Professional Jeweler Archive: Can a Wholesaler Be a Retailer?

April 2002

Managing/Legal Issues

Can a Wholesaler Be a Retailer?

An advertising case study shows who can advertise what

Smith Wholesaler sells jewelry to the trade. Its customers must have a federal tax ID number on file to ensure they are retailers.

It’s been an OK year for Smith, so he’s thinking about expanding and selling to the public too. To let the public know about his new division and to begin making sales, he places a newspaper ad.

What’s the appropriate way for Smith to begin advertising to the public? What can he say? What should he not say? Below are two possible scenarios.

Best-Case Scenario

Smith’s ads are clear that he sells “wholesale” to the trade and at “great prices” to the public. Competitors don’t complain because he ensures his ads correctly depict the situation.

Worst-Case Scenario

The ad isn’t clear. Smith advertises at “wholesale” prices, and it looks as though he’s selling “wholesale to the public.” The Jewelers Vigilance Committee is flooded with complaints, reviews the ads and finds they’re confusing. JVC alerts Smith to this violation of the Lanham Act and the FTC’s Guidelines for the Jewelry Industry. Happily, he complies, changes his advertising and no further action is necessary.

Ignoring JVC Advice

What would happen if Smith didn’t follow JVC advice? Non-compliance can result in a number of possible actions, most of them involving the local Attorney General’s office, the Better Business Bureau and other local agencies. In extreme cases, it also may involve the FTC. In some cases, it can result in costly legal fees.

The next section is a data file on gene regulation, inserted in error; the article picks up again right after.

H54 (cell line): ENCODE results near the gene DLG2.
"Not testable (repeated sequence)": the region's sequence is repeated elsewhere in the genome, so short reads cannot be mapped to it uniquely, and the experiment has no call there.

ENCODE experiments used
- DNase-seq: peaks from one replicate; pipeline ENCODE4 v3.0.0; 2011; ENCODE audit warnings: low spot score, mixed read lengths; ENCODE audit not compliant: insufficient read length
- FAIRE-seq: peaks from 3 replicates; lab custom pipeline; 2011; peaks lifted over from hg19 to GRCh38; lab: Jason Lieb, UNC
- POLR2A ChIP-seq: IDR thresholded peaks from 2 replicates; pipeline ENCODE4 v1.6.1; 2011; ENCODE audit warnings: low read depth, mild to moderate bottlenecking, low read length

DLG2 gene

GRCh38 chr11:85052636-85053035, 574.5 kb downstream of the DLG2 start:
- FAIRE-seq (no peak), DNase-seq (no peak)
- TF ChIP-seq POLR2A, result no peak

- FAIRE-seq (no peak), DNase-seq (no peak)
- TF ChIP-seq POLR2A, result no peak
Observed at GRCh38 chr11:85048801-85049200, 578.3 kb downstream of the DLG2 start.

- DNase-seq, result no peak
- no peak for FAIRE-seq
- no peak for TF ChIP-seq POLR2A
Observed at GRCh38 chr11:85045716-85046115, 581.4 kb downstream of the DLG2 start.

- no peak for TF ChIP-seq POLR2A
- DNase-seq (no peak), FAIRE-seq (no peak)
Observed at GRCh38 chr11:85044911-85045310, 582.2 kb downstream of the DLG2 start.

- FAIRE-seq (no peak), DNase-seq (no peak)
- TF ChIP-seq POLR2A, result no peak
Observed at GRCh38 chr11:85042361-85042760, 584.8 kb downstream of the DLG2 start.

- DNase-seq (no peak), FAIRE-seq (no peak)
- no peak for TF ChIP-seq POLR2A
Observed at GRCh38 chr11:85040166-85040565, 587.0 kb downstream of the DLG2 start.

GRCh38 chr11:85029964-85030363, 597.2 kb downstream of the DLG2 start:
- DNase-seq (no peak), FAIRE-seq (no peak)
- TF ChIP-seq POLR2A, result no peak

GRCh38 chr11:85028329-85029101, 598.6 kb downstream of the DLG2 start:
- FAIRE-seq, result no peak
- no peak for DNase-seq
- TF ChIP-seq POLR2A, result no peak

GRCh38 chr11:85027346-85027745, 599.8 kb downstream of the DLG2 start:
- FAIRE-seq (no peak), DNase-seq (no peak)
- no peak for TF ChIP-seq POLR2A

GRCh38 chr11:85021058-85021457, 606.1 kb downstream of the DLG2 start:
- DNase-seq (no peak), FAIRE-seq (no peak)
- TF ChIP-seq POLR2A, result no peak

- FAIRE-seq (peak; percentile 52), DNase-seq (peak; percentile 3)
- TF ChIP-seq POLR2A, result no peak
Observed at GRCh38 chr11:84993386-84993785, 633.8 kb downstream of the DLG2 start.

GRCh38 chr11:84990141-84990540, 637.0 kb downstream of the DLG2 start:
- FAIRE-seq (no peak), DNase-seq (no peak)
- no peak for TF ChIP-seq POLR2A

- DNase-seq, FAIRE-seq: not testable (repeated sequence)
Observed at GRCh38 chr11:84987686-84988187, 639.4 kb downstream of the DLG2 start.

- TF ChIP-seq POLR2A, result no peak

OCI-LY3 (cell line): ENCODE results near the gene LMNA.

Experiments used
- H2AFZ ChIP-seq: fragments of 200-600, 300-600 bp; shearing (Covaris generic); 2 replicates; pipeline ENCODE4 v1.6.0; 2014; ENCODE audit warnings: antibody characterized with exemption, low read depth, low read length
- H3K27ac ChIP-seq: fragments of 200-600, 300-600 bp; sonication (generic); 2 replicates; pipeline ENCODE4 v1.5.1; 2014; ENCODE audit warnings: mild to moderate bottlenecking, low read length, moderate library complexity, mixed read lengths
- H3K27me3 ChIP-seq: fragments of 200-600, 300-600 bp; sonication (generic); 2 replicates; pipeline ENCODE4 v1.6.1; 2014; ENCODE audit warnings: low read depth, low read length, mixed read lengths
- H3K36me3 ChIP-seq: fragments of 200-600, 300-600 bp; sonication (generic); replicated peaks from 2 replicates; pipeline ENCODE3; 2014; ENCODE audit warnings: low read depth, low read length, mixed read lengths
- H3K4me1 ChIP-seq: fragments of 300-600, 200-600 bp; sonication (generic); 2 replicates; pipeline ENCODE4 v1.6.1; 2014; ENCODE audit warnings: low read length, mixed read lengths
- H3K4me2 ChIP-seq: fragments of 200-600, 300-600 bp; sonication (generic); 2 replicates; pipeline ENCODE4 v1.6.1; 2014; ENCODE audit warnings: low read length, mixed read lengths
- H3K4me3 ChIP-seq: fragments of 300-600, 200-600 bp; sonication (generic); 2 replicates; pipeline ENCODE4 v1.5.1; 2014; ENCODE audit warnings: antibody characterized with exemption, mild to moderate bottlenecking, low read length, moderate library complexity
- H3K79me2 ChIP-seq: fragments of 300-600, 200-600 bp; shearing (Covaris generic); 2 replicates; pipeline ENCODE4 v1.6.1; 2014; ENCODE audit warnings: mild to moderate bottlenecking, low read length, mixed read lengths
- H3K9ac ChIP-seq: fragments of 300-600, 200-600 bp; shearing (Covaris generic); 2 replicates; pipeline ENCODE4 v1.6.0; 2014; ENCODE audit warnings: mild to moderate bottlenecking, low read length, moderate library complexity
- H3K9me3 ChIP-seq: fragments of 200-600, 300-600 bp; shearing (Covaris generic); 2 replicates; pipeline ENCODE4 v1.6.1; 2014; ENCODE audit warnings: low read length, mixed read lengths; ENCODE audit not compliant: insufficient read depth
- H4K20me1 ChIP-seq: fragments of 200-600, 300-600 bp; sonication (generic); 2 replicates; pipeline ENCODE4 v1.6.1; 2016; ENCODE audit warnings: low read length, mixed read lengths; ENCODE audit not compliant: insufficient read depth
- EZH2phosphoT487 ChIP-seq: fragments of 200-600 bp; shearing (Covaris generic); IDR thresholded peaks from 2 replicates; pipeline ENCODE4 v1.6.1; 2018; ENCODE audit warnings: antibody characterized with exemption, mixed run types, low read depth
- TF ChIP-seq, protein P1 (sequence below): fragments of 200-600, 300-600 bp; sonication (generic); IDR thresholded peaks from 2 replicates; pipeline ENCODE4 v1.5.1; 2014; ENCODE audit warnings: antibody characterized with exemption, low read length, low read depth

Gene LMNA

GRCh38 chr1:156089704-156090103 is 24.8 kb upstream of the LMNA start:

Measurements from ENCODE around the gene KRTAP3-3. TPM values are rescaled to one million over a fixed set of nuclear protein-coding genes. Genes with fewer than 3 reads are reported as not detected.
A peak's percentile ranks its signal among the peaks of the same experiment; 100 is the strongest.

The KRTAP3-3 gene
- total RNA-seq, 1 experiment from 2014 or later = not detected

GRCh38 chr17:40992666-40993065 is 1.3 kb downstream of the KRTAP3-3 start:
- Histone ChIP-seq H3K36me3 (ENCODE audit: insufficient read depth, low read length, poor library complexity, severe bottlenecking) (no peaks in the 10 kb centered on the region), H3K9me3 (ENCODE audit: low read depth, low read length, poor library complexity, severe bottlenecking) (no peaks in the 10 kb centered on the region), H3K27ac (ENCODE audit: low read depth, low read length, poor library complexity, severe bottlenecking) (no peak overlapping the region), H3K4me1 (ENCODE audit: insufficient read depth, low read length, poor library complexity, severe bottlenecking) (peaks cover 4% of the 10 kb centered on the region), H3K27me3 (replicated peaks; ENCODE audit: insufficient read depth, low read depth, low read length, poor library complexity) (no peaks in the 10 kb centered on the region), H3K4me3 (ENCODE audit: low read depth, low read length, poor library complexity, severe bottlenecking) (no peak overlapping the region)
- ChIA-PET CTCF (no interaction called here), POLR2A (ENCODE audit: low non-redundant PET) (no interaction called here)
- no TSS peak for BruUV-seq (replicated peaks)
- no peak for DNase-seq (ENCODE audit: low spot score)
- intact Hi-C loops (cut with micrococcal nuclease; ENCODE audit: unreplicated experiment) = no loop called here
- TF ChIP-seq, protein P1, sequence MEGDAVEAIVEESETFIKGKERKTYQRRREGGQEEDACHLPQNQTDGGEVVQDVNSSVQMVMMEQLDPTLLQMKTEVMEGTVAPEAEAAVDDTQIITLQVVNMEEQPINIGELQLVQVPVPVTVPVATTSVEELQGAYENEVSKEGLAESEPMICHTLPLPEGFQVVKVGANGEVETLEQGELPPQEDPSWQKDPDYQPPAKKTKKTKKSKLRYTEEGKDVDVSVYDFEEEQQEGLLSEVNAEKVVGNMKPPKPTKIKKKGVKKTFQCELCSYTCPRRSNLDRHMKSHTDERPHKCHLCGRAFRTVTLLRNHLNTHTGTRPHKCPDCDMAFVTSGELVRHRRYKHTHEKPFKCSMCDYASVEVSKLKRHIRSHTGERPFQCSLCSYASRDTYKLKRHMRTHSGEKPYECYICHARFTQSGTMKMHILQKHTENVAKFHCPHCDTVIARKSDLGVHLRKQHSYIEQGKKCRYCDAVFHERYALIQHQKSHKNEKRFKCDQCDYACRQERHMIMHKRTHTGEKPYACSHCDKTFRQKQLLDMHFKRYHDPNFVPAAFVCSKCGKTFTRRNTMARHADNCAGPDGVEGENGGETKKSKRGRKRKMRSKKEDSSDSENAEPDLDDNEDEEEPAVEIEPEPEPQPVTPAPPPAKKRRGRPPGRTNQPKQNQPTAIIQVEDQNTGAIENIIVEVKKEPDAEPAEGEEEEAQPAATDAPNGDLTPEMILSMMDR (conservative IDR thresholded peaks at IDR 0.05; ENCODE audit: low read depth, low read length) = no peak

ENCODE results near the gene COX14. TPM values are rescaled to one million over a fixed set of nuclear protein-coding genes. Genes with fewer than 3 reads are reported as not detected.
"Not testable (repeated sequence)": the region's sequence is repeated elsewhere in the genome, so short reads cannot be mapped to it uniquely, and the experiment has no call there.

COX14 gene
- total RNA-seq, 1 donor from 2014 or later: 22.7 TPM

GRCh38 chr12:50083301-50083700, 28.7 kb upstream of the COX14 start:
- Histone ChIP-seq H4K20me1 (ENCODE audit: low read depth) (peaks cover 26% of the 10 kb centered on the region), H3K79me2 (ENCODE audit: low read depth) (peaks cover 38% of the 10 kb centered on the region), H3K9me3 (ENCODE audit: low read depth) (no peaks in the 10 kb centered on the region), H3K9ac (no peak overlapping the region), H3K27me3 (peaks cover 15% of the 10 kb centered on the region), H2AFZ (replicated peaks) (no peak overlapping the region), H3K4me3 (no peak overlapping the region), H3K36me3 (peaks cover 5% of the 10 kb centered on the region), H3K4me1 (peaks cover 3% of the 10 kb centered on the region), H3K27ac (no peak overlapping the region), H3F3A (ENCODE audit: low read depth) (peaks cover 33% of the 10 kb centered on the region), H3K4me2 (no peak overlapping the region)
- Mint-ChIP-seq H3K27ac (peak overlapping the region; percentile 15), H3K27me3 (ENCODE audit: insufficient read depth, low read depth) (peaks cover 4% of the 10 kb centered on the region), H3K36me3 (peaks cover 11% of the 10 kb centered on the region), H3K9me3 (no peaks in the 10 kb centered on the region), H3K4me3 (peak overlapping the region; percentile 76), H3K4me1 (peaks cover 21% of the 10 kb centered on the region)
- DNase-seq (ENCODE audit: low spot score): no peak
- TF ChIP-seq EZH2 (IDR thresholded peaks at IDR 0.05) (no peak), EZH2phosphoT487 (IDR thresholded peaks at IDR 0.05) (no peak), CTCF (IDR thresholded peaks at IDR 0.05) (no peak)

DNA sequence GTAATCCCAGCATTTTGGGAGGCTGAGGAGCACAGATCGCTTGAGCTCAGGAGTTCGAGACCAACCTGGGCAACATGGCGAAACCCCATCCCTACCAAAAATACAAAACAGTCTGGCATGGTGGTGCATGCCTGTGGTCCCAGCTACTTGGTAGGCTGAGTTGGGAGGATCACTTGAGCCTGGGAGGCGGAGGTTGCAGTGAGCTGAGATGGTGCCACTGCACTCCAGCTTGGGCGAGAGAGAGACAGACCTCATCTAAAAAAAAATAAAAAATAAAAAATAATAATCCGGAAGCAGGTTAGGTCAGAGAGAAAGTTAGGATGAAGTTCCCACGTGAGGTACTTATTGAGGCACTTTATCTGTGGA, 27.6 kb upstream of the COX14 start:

Generally, JVC’s advice is enough to educate wholesalers like Smith about the rules and laws governing advertising. In fact, the organization resolves 400+ cases yearly, many involving advertising.


When a company advertises, it does so either as a retailer or a wholesaler. Who buys most of its company’s goods (the trade or the public) determines the category. That category also determines where and how the company advertises. Wholesalers cannot advertise in a section of the newspaper or phone book designated for retailers and vice-versa.

JVC, New York City; (212) 997-2002,

Caroline Stanley, Director Marketing/Development, Jewelers Vigilance Committee

‘Wholesale to the Public’

Can you say that? No. Never. No exceptions. This statement violates the Lanham Act and the FTC Guidelines. If you see a company advertising in this manner, forward a copy of its ads to JVC.

Copyright © 2002 by Bond Communications